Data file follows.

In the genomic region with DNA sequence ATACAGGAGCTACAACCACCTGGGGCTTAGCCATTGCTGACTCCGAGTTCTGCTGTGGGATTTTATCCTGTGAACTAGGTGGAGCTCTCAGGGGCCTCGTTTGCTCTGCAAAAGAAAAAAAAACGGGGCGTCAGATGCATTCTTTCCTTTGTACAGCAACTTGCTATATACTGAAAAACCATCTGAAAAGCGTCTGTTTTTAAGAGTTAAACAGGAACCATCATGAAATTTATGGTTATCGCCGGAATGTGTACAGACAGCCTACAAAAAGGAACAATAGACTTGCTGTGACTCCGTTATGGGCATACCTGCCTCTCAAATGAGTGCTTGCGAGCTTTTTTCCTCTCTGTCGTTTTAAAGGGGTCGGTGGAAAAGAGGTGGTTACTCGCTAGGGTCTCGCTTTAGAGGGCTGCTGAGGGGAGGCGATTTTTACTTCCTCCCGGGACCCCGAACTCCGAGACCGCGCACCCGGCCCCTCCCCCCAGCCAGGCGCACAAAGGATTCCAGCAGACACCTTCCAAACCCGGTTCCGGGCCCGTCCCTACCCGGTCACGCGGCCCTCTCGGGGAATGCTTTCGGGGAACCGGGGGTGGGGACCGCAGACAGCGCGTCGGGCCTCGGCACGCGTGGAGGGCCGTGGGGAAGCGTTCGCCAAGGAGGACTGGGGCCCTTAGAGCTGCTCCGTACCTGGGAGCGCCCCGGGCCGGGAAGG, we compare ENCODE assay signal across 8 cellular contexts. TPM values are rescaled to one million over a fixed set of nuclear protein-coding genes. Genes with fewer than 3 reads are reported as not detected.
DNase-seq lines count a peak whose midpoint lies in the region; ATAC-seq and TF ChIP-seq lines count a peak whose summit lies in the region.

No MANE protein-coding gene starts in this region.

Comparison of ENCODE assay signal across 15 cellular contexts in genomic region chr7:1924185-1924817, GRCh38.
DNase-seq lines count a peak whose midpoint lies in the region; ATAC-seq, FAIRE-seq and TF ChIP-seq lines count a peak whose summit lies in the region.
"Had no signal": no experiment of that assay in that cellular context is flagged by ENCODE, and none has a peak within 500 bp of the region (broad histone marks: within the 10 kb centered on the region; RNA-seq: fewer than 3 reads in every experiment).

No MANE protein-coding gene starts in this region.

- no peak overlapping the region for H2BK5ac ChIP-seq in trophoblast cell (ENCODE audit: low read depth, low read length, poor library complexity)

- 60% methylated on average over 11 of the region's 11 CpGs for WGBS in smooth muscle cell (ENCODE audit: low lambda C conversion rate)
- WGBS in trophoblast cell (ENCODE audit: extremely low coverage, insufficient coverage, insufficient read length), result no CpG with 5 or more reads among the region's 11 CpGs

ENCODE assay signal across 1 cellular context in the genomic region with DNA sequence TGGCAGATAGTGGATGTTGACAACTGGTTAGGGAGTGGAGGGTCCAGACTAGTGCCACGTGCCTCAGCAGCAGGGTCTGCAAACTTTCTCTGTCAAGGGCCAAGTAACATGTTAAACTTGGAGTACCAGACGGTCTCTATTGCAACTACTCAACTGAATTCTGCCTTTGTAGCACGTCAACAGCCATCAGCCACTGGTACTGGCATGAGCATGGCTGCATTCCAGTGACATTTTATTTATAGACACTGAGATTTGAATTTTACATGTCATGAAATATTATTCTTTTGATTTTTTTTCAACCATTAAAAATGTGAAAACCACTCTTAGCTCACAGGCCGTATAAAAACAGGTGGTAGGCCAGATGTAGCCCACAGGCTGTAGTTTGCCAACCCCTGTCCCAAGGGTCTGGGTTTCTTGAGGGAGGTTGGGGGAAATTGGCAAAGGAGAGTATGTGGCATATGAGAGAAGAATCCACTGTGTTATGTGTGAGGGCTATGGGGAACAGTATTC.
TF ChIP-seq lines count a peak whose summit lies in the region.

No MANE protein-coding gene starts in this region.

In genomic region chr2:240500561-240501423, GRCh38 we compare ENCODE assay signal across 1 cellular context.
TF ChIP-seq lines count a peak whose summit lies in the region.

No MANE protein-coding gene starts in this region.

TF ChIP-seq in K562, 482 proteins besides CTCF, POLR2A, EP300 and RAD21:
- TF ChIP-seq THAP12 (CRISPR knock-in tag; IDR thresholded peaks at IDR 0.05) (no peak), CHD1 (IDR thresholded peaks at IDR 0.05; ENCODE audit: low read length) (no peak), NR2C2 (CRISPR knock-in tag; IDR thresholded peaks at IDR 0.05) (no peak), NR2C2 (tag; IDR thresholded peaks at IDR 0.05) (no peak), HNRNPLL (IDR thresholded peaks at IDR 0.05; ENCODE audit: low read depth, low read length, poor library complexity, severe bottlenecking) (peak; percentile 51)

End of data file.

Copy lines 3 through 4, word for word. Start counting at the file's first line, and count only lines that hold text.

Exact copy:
No MANE protein-coding gene starts in this region.

Comparison of ENCODE assay signal across 15 cellular contexts in genomic region chr7:1924185-1924817, GRCh38.